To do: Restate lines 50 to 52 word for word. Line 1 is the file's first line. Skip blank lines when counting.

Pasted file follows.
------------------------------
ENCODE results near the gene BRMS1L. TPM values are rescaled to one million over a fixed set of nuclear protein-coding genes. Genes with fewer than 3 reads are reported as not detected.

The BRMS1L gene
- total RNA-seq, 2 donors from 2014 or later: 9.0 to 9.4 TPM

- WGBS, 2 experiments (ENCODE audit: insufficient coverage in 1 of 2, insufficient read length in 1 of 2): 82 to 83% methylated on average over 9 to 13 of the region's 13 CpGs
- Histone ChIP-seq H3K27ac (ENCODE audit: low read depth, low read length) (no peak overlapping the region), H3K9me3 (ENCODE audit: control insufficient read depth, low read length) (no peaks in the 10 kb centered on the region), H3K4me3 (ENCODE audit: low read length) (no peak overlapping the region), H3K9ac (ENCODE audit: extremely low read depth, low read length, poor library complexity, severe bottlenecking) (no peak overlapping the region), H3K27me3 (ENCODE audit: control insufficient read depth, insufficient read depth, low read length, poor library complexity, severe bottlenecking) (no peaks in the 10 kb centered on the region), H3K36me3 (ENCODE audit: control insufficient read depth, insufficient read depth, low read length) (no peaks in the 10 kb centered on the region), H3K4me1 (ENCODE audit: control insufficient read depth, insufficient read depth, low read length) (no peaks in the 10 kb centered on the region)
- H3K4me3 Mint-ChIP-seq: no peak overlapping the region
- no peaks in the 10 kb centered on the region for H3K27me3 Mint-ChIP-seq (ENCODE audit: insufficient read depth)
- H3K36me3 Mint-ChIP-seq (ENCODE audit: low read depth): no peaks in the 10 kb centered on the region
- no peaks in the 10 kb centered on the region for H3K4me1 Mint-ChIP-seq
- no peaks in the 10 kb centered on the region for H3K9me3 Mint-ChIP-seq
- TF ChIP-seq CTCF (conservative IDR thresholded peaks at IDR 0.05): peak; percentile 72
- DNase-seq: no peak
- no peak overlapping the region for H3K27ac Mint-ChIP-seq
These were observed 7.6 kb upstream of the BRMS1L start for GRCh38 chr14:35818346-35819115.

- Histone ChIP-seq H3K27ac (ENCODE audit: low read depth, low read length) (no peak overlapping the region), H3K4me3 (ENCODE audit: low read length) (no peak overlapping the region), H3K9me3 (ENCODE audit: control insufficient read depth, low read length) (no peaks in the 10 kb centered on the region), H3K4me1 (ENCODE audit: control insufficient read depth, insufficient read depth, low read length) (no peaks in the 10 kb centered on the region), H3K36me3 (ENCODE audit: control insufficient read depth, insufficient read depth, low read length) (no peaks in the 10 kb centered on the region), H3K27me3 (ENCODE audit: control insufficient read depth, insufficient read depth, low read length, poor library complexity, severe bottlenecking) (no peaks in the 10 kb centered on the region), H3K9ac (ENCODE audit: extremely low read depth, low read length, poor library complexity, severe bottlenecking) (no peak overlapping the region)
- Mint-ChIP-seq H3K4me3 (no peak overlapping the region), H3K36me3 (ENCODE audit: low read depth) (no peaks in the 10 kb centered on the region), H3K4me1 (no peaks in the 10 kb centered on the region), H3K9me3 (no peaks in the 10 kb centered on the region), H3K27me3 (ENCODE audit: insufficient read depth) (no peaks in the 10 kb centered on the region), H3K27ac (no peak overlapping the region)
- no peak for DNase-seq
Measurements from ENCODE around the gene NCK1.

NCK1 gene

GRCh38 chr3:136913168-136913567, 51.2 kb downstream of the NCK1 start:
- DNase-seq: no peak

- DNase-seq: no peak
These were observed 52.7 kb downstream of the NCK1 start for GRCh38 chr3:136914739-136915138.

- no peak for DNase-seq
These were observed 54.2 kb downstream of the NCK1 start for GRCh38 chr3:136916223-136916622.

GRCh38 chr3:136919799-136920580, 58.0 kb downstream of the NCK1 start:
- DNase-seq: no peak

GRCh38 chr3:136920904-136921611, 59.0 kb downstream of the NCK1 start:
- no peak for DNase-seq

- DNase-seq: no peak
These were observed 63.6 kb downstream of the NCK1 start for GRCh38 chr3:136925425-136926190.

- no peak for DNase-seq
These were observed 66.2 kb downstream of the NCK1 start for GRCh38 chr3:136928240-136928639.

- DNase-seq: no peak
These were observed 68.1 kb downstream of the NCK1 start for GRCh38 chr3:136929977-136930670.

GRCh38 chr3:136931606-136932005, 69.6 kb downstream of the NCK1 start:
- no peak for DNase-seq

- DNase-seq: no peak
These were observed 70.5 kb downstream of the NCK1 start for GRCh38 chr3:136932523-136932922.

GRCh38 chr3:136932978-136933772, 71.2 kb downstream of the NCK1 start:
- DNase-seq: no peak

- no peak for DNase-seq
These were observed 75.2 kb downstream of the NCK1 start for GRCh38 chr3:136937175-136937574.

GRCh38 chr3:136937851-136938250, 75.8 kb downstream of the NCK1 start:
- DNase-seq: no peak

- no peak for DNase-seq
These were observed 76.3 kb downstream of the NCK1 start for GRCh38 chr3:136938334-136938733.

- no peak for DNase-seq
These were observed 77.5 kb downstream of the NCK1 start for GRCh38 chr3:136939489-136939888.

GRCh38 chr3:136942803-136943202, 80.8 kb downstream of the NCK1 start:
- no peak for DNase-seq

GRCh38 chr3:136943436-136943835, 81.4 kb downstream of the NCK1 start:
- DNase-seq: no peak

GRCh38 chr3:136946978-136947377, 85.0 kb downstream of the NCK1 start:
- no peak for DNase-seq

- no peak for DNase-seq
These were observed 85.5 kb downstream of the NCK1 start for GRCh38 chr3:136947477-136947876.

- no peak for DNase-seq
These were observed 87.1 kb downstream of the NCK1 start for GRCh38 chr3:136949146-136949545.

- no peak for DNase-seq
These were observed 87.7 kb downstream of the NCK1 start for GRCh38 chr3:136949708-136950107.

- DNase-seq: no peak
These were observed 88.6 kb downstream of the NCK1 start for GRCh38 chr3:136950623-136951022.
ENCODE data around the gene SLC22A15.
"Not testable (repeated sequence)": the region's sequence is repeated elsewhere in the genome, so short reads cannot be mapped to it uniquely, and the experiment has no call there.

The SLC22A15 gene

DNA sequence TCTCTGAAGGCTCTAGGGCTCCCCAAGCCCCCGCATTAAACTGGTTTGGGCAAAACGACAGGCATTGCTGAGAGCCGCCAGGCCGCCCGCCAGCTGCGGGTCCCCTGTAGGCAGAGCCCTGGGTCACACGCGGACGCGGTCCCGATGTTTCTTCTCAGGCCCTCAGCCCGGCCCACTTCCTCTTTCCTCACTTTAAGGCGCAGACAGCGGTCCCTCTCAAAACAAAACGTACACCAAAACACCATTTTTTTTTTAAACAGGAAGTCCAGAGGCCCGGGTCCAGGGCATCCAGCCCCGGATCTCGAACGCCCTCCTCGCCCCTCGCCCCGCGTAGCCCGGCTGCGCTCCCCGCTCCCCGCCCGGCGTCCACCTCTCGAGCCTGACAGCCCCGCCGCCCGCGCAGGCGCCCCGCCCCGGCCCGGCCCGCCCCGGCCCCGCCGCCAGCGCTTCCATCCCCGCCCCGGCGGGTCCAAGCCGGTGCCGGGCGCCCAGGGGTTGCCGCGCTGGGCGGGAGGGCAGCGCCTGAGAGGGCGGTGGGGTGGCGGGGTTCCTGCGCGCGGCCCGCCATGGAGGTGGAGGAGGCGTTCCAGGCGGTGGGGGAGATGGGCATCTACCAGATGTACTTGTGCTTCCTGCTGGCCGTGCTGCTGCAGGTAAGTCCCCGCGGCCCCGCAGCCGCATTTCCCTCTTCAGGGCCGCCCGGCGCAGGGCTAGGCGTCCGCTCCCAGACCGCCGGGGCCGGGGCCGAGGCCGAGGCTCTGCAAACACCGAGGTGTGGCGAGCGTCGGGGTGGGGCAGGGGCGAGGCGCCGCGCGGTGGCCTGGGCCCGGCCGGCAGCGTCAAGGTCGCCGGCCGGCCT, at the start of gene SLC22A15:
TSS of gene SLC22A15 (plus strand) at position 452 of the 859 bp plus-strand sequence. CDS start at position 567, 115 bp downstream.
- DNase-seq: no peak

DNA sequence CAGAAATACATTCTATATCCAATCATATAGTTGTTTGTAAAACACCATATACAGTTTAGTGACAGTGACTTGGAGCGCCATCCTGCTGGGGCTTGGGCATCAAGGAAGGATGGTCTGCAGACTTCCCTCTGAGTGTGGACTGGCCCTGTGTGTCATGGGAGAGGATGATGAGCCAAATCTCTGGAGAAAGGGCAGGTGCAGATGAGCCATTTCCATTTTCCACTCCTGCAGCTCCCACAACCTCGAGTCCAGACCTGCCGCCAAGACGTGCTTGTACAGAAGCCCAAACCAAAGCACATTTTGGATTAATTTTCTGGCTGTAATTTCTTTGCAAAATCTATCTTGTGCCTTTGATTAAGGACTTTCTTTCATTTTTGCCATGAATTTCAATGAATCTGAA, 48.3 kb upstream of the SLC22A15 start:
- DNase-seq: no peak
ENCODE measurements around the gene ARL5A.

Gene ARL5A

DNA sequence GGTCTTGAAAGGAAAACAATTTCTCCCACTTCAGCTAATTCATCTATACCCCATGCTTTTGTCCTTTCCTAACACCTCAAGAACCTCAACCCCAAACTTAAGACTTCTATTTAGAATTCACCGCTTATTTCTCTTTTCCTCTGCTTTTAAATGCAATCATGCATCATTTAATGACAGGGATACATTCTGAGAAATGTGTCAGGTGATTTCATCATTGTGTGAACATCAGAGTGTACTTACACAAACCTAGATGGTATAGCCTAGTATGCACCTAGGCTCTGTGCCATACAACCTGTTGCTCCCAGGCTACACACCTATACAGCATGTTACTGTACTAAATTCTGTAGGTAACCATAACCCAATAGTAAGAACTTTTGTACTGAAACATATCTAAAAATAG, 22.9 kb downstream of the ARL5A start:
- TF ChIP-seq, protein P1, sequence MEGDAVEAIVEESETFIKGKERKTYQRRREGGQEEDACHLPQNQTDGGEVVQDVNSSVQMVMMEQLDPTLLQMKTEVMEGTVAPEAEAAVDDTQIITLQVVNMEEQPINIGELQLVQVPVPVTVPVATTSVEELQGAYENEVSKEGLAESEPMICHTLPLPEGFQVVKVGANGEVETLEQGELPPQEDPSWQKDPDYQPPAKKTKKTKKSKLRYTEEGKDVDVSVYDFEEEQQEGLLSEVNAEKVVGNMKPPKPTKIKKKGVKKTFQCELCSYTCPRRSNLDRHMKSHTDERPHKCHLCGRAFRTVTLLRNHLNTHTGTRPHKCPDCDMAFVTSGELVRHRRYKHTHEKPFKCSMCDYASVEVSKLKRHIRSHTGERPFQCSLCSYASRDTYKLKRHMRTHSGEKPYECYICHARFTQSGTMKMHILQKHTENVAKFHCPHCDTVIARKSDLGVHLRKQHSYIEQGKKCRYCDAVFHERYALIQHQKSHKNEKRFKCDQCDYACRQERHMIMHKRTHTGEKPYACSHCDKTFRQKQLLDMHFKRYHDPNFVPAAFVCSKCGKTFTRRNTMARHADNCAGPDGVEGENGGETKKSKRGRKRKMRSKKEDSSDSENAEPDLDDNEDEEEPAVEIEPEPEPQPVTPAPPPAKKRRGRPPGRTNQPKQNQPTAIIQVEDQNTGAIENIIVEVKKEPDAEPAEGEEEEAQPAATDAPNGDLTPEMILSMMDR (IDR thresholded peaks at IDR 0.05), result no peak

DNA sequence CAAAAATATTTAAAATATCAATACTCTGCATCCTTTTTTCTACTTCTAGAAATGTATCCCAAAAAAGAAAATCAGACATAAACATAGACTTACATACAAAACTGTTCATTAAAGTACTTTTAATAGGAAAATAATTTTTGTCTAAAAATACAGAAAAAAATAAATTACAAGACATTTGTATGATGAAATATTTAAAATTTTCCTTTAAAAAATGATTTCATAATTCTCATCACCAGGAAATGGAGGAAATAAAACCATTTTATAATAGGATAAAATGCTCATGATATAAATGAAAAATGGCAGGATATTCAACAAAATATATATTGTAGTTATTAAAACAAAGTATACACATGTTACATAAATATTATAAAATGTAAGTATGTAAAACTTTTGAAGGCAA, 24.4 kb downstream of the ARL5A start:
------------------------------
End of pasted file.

GRCh38 chr3:136942803-136943202, 80.8 kb downstream of the NCK1 start:
- no peak for DNase-seq

GRCh38 chr3:136943436-136943835, 81.4 kb downstream of the NCK1 start: